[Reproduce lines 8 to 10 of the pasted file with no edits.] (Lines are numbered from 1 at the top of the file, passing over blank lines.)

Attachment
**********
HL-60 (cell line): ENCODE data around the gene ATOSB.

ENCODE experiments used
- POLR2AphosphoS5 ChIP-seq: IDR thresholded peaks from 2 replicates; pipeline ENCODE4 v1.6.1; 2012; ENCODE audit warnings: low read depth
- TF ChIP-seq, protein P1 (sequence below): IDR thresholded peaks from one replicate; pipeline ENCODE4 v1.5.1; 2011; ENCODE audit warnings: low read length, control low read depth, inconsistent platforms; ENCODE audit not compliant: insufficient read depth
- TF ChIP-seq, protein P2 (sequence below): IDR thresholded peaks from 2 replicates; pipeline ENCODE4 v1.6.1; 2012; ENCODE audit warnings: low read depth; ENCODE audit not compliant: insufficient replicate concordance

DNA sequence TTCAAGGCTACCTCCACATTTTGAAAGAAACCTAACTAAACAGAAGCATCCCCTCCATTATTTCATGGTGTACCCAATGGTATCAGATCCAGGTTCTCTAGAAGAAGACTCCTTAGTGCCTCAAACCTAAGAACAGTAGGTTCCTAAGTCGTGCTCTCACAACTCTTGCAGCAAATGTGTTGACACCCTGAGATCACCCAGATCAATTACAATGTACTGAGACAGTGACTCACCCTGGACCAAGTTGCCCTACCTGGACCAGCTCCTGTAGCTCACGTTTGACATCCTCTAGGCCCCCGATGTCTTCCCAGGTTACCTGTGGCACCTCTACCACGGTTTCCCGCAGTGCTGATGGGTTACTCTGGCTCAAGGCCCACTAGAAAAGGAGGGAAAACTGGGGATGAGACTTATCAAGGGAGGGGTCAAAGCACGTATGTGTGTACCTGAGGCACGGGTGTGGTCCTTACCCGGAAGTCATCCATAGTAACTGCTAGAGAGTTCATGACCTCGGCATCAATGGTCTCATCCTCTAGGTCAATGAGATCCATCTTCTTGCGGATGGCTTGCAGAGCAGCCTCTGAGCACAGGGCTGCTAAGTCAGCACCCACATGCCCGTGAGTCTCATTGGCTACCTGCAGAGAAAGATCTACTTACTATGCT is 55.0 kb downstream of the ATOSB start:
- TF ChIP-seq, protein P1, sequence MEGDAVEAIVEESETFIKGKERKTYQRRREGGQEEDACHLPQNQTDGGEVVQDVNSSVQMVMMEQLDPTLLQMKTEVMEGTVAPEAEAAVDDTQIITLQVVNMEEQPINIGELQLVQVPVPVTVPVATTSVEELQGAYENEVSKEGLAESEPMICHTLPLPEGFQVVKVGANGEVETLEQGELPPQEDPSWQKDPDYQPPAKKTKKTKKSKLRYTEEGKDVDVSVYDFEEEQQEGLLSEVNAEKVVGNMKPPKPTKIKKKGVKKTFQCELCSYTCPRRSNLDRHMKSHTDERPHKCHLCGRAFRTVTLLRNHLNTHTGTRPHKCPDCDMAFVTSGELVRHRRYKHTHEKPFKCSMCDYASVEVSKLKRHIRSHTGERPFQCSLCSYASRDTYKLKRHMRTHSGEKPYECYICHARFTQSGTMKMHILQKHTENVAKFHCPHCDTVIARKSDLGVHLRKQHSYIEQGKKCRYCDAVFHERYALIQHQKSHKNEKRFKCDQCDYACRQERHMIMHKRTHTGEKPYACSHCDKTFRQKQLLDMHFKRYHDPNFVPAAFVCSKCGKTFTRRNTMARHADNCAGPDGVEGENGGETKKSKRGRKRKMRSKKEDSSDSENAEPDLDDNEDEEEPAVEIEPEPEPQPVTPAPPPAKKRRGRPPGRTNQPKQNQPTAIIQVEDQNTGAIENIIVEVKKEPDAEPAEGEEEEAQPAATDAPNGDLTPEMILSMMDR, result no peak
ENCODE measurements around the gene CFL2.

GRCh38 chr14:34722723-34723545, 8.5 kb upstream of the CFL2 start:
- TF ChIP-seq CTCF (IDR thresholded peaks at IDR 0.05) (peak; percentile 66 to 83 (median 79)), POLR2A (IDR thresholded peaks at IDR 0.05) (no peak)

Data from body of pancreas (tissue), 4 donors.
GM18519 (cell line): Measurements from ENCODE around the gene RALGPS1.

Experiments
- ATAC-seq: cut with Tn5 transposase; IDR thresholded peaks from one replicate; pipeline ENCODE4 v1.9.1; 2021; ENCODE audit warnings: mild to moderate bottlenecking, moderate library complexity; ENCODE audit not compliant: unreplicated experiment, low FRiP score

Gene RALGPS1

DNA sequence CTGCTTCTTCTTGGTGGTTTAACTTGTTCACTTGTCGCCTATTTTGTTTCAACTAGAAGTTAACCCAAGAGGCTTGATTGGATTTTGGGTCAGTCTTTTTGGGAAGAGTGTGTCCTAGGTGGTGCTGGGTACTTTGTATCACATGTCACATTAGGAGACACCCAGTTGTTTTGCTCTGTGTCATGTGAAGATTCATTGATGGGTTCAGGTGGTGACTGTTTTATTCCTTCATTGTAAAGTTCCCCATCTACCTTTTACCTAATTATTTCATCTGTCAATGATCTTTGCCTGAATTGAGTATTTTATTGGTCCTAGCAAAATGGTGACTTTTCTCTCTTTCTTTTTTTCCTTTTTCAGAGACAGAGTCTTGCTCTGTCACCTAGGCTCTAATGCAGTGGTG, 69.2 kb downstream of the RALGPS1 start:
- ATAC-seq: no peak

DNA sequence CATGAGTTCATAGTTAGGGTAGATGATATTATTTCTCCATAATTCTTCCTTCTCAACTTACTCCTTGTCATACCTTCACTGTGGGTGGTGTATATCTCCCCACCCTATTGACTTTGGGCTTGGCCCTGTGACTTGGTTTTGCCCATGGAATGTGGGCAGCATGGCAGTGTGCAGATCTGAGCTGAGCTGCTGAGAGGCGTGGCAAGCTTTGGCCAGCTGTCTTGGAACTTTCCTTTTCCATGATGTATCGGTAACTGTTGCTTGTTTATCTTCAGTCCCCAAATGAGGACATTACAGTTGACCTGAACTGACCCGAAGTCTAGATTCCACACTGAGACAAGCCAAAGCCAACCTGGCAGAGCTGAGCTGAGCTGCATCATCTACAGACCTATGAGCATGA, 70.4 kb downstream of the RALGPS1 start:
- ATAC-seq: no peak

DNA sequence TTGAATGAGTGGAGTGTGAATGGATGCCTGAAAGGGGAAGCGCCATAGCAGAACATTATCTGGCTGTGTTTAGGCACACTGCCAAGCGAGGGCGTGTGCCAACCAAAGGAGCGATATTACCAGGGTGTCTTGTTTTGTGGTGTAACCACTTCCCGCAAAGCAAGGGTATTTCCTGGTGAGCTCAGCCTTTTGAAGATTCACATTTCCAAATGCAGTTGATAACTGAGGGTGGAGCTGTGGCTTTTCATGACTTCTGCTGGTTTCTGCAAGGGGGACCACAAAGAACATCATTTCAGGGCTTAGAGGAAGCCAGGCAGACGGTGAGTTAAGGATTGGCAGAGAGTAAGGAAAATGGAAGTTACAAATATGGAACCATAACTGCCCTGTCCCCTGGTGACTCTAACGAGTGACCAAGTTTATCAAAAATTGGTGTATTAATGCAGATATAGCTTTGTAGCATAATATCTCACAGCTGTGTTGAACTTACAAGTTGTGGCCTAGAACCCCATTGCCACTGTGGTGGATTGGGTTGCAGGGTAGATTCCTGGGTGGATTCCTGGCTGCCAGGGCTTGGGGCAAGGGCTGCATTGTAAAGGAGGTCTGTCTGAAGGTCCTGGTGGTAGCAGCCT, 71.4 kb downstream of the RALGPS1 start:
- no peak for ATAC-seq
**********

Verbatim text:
ENCODE measurements around the gene CFL2.

GRCh38 chr14:34722723-34723545, 8.5 kb upstream of the CFL2 start:
- TF ChIP-seq CTCF (IDR thresholded peaks at IDR 0.05) (peak; percentile 66 to 83 (median 79)), POLR2A (IDR thresholded peaks at IDR 0.05) (no peak)